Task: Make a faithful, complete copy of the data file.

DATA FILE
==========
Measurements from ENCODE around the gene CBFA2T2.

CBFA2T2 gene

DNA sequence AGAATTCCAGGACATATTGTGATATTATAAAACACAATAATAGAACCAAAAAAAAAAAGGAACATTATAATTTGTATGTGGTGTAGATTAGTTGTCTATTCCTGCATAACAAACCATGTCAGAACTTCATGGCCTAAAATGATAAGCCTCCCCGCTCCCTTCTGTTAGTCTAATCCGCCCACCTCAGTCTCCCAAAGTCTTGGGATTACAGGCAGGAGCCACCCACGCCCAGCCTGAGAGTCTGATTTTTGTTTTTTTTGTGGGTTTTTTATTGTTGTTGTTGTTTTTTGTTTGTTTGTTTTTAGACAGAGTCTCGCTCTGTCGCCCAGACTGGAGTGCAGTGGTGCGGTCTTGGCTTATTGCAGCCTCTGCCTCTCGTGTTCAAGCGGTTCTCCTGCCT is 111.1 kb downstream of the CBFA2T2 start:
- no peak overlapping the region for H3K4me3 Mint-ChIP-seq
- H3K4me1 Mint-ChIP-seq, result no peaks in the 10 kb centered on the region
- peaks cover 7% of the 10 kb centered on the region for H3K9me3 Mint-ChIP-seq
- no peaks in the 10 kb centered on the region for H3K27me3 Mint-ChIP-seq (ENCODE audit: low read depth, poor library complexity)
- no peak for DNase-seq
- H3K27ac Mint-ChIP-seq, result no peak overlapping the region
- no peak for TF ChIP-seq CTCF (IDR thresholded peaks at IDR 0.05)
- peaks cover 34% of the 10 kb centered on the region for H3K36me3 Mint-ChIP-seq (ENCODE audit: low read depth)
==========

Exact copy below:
Measurements from ENCODE around the gene CBFA2T2.

CBFA2T2 gene

DNA sequence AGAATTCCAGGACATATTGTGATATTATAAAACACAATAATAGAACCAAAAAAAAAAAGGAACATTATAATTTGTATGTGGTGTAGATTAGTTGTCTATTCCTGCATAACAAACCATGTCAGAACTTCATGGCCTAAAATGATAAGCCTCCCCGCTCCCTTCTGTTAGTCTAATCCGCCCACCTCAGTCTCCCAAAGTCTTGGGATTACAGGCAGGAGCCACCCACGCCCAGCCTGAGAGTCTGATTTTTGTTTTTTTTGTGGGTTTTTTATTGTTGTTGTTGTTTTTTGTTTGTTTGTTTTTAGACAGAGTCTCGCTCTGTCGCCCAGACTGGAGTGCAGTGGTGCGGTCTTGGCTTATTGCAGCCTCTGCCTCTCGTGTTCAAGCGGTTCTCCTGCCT is 111.1 kb downstream of the CBFA2T2 start:
- no peak overlapping the region for H3K4me3 Mint-ChIP-seq
- H3K4me1 Mint-ChIP-seq, result no peaks in the 10 kb centered on the region
- peaks cover 7% of the 10 kb centered on the region for H3K9me3 Mint-ChIP-seq
- no peaks in the 10 kb centered on the region for H3K27me3 Mint-ChIP-seq (ENCODE audit: low read depth, poor library complexity)
- no peak for DNase-seq
- H3K27ac Mint-ChIP-seq, result no peak overlapping the region
- no peak for TF ChIP-seq CTCF (IDR thresholded peaks at IDR 0.05)
- peaks cover 34% of the 10 kb centered on the region for H3K36me3 Mint-ChIP-seq (ENCODE audit: low read depth)